You're still the only one
That will never change faces
Tonight people in Canada were watching the results of the American election and cheering when the Obamannouncement was made. I'm pretty sure I rolled my eyes at least three times at some of the restaraunt commentary at Alexanders. At least they shushed people for McCain's speech, which was really impressive. For as much as most of the people I know are all gaga over Obama's speeches, I've never much liked them. They reek of American rhetoric. Getting Americans to believe in the American dream is like asking a starving person to eat, so it's not all that impressive.*
I'm pretty sick of hearing about the racial and gender issues that shouldn't be issues, that shouldn't even be amazing anymore. It shouldn't mean anything that a person whose ancestors weren't European made it in politics. The fact that it's such an issue means we haven't won yet. The fact that people are celebrating the victory of an African American in the U.S.A. means they still recognize the difference and racism is still alive and well. Until all ethnicities become invisible for any other reason than cultural history we haven't won anything.**
I'm hearing Americans celebrating that a black man is going to be president. I guess if I were an American and had an American worldview it would be cause to celebrate, but instead it makes me sick that this election is distilled all the way down to gender and race. That does not speak to me of the greatness of America but the deep flaws that remain. The fact that when I went to St. Louis I rarely saw a black person working in a department store and rarely saw a white person working in a fast food restaraunt. The fact that Americans talk more about tolerance than Canadians do and manage to simultaneously be much, much less tolerant - even though I despise that word and all it stands for, partly because it stands for something that I've never seen achieved in a way that I can respect.
So here I sit, disgusted with the American Way and realizing that the truth of the matter is simple. I live in North America, but I'm not an American. I don't have American values. I'm a Canadian. I don't really believe in the American dream.***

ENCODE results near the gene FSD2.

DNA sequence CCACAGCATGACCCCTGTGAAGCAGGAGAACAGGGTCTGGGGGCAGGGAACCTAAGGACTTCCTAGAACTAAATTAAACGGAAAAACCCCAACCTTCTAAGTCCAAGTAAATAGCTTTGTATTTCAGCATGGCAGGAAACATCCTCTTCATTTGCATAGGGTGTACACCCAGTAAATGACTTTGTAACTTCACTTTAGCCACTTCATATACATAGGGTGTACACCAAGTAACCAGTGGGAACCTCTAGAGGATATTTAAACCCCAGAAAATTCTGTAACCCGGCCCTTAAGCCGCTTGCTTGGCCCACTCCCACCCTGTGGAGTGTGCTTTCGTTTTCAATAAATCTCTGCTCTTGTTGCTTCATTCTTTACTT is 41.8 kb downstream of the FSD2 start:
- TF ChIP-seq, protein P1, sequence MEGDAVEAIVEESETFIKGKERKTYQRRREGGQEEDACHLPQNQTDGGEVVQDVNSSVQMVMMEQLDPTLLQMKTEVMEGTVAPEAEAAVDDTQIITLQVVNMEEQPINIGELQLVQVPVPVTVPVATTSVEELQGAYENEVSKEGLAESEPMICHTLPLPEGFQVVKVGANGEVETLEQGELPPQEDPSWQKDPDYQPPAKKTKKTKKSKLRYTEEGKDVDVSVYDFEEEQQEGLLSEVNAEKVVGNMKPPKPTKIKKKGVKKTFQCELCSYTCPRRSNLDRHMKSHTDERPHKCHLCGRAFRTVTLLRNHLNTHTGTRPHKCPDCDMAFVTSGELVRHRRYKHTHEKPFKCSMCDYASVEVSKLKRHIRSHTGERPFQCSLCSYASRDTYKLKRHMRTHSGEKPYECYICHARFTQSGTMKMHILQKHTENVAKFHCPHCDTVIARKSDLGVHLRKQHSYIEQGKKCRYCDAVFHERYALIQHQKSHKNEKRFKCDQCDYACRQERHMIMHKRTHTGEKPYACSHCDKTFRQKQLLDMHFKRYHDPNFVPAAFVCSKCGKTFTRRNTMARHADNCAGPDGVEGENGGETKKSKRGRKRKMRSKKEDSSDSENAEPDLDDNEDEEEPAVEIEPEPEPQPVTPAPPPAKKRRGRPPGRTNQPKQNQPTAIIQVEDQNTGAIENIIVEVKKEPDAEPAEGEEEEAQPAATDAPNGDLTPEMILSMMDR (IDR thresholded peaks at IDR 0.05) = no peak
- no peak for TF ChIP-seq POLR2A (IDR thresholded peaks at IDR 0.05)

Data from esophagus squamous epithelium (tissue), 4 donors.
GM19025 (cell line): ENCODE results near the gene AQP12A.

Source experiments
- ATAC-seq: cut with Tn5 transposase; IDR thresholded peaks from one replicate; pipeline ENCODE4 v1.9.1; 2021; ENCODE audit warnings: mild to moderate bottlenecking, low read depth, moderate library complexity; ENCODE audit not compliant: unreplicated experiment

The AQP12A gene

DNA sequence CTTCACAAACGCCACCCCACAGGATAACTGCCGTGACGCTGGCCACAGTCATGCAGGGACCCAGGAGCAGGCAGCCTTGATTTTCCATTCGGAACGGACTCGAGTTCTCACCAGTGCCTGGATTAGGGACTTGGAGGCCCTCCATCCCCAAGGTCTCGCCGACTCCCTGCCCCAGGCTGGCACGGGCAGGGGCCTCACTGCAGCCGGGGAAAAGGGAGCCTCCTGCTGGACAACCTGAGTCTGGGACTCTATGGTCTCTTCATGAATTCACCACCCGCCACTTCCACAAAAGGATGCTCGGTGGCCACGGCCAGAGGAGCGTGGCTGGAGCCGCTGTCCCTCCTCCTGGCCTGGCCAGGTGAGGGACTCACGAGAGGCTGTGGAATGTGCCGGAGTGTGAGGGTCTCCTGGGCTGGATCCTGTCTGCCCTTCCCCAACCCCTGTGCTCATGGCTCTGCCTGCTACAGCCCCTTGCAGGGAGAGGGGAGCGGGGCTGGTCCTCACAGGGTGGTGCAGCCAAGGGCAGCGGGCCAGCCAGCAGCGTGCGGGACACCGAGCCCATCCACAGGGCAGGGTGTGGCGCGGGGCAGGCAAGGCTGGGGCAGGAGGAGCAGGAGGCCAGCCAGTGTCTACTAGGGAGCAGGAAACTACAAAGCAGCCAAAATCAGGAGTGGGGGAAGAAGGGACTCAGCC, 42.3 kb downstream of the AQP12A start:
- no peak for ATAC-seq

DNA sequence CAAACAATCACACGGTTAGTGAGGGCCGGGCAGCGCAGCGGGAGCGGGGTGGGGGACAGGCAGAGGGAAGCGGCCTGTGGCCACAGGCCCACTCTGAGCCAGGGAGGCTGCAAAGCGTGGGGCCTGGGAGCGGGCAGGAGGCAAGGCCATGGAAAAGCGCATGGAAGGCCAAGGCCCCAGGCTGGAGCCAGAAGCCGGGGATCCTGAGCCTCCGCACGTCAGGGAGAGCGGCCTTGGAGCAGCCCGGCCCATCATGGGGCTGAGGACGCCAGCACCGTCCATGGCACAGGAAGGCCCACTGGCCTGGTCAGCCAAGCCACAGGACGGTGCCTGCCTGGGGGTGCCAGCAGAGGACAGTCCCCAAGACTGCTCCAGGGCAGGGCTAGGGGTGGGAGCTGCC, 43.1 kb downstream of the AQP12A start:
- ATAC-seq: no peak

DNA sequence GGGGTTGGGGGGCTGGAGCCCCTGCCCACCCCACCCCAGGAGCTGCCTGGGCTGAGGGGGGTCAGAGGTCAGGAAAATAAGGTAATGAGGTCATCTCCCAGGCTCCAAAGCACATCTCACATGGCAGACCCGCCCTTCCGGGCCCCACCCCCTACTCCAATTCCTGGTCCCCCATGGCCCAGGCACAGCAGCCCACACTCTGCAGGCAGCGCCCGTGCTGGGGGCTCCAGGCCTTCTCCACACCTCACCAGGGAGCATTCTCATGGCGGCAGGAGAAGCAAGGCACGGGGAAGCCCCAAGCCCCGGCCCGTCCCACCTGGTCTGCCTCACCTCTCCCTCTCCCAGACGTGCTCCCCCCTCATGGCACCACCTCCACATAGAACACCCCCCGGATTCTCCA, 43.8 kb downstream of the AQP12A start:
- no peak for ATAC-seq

I have a dream that my four little children will one day live in a nation where they will not be judged by the color of their skin but by the content of their character.
Martin Luther King Jr. might be proud of what happened today, that the people spoke for a man who once would have been considered less than human to be a figurehead - but his dream hasn't come true. I haven't heard a whole lot about Barack Obama's character this election, but I sure heard a lot about the color of his skin.
[EDIT #1: McCain's speeches are no better for rhetoric, but ya'll seem to think Obama's speeches are better and he won, so I didn't bother commenting on the competition. It was in fact McCain's speech that took me to the final straw on the race thing, I never officially saw Obama's speech last night though I saw transcripts. I don't like American political speeches, federal ones anyway, because it's all greatness of America this and greatest country in the world that and pride and glory and who knows what not all. It's annoying to say the least.]
[EDIT #2: Note that I did not imply that he won because he was black, and I do not think so. Neither do I think Palin had anything to do with McCain's loss. It was the content about race and gender in the media and blogosphere that bothered me, both as an indicator and director of public opinion.]
[EDIT #3: That sounds harsh, but it's all true, one statement at a time. I don't really see the American dream as a very good or pleasing thing and I believe it's damaging. Partially this is because of my inbred prairie socialism. Partly it's just having grown up around the values of Americans and not feeling any kinship to them.]